Some of the material for this article was sourced from “Song of the People, A brief history of the Catholic Parish of St John’s Lambton”, by Darrell Bailey, published in 2003 to mark the 130th anniversary of the parish. The Newcastle Family Historical Society library in the Mechanics’ Institute building has a copy of this publication.
There are a couple of errors on page 7 of this publication that need correction.
|Article Date Event Date||Notes|
|24 Sep 1868||"The Rev. Father Walsh, pastor of the Roman Catholic Church, in this city, gave notice on Sunday last to his congregation that the hour of service on Sunday mornings would, in future, be eleven o'clock instead of ten o'clock, as of late."|
|22 Oct 1870||A movement is on foot to build a Roman Catholic Church in Lambton. The Lambton colliery company has granted a piece of land for the purpose.|
|23 Sep 1871||Seven denominations meeting in Lambton: Episcopalian, Roman Catholic, Presbyterian, Primitive Methodist, Welsh Baptist, English Baptist, and Welsh Independent, all having churches of their own, and the Wesleyan congregation renting a place to preach in.|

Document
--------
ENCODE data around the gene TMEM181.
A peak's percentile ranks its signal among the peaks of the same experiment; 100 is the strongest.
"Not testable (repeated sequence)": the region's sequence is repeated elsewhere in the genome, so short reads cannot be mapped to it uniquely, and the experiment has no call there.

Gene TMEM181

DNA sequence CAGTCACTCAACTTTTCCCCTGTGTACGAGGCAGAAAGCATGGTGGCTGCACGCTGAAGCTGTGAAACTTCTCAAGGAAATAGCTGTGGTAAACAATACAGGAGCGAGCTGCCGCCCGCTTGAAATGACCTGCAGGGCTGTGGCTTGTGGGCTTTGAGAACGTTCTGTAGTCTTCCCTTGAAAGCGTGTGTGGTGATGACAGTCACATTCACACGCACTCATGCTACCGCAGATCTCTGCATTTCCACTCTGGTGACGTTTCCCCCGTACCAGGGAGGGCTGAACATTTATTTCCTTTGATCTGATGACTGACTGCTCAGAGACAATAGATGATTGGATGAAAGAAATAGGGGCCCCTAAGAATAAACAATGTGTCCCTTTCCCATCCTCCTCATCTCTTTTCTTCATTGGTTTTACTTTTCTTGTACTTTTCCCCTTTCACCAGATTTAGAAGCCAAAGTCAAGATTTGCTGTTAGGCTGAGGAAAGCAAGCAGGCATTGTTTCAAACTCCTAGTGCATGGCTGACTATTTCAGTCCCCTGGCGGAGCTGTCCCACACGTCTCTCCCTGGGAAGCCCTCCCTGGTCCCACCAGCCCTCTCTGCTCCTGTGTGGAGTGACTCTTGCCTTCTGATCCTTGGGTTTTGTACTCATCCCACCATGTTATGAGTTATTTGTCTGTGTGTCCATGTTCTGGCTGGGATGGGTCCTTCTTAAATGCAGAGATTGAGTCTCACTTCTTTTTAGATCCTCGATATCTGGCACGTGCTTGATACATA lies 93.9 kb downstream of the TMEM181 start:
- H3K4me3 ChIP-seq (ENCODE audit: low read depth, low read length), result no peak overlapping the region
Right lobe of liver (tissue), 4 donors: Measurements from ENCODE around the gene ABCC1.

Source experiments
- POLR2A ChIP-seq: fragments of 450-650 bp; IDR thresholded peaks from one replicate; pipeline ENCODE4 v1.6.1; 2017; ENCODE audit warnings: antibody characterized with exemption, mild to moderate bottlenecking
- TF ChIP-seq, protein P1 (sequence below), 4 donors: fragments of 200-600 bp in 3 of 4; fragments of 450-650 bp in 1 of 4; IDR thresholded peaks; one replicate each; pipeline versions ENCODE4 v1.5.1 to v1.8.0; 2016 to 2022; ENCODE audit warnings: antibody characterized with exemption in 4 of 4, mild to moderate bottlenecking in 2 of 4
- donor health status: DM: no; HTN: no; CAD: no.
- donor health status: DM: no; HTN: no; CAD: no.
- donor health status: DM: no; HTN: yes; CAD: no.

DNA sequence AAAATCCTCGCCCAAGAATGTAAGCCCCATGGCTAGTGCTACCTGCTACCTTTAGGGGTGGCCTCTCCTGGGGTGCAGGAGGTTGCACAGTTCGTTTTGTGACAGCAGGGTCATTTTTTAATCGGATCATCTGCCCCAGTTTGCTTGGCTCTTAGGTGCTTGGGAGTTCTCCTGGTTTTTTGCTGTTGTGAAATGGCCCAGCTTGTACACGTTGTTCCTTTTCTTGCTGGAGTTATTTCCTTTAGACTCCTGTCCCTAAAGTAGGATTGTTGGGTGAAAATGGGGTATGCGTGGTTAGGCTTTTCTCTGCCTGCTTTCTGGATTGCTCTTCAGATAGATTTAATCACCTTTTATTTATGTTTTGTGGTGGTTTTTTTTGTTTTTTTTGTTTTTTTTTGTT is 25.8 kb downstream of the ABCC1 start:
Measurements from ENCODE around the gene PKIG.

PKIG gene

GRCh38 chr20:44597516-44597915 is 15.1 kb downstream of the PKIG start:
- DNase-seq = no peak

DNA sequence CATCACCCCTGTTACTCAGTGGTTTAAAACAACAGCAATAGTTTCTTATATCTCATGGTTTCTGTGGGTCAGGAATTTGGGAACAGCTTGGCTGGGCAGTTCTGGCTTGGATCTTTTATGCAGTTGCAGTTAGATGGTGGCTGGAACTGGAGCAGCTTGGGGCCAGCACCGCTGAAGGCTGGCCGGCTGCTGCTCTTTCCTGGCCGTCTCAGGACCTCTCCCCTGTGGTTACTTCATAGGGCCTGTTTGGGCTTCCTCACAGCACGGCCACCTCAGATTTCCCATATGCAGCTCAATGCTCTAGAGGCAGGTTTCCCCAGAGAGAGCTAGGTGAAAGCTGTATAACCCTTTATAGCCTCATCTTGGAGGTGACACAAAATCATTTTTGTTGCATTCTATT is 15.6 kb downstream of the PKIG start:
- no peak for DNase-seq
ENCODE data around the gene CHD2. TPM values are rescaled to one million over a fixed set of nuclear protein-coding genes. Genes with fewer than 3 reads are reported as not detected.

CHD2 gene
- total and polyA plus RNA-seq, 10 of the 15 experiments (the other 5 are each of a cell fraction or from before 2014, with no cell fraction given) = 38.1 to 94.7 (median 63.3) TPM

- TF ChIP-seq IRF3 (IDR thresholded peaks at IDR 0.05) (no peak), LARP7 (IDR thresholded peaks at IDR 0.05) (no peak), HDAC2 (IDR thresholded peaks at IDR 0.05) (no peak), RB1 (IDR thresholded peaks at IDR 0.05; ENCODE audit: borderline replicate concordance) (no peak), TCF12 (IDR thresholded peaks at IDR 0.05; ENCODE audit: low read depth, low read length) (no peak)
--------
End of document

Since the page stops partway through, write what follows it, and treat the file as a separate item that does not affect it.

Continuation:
|2 Dec 1871|
19 Nov 1871
|Catholic church building in De Vitre St Lambton solemnly blessed and opened.|
|18 May 1872|
6 May 1872
|Catholic school opened, with 56 children in attendance.|
|12 Dec 1876||The Roman Catholic Church is being lengthened and a porch added.|
|14 Apr 1877||Valedictory address to Father James Ryan, the first priest in the Catholic parish of Lambton.|
|9 Aug 1920||Construction of the new Catholic church in Dickson Street is about to commence. The article confirms that the former building was on De Vitre Street, and used for both school and church purposes.|
|12 Aug 1920|
10 Aug 1920
|Lambton Council approves the plans and specifications for the new Roman Catholic Church in Dickson St.|
|6 Sep 1920|
5 Sep 1920
|"The ceremony of laying and blessing the corner stone and blessing the foundations of the new Roman Catholic Church at Lambton was performed yesterday afternoon by the Right Rev. Dr. Dwyer, Bishop of Maitland, in the presence of a large gathering. "|
|11 Jul 1921|